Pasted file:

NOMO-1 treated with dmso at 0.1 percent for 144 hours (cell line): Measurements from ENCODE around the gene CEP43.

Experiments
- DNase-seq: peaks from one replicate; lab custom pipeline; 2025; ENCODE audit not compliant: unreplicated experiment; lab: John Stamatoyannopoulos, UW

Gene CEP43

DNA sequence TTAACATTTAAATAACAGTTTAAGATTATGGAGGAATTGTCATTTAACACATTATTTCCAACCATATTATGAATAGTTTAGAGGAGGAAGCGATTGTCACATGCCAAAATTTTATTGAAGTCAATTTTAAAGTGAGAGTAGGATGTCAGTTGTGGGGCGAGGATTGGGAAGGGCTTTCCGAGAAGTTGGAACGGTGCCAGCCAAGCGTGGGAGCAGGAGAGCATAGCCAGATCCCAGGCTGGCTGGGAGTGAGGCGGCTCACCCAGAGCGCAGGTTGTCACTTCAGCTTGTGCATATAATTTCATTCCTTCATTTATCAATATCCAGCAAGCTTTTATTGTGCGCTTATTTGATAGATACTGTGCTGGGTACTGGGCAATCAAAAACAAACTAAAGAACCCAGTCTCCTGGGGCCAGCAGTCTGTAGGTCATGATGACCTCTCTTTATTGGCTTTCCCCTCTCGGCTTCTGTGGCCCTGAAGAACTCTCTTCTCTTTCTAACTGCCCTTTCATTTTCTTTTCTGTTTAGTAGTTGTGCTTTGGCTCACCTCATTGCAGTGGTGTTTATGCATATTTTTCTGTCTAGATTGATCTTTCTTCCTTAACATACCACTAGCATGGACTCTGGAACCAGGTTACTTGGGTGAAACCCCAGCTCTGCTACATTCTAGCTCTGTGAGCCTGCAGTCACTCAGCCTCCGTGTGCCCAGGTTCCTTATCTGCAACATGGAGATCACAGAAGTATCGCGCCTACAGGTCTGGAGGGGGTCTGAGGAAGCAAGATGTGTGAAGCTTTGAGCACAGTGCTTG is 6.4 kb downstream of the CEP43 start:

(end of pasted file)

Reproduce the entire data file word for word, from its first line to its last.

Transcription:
NOMO-1 treated with dmso at 0.1 percent for 144 hours (cell line): Measurements from ENCODE around the gene CEP43.

Experiments
- DNase-seq: peaks from one replicate; lab custom pipeline; 2025; ENCODE audit not compliant: unreplicated experiment; lab: John Stamatoyannopoulos, UW

Gene CEP43

DNA sequence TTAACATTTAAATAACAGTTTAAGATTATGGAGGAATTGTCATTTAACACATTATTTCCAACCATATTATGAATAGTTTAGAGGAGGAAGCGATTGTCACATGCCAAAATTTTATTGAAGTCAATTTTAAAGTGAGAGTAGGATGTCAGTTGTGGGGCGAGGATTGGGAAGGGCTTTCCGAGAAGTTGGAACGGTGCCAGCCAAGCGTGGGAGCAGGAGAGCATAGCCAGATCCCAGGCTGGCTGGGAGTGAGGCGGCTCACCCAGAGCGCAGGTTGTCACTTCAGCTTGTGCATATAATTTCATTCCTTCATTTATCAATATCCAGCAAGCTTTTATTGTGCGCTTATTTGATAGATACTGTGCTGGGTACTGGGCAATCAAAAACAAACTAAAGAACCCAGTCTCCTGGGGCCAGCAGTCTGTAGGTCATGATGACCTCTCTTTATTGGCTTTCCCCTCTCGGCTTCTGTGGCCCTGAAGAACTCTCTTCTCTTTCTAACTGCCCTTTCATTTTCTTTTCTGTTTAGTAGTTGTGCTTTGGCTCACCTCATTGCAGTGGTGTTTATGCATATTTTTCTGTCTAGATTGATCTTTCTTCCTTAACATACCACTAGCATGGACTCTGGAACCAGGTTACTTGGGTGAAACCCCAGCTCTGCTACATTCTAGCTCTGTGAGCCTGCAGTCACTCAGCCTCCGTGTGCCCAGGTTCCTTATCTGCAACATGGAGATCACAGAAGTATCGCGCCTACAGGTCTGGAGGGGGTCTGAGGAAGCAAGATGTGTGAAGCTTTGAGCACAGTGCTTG is 6.4 kb downstream of the CEP43 start: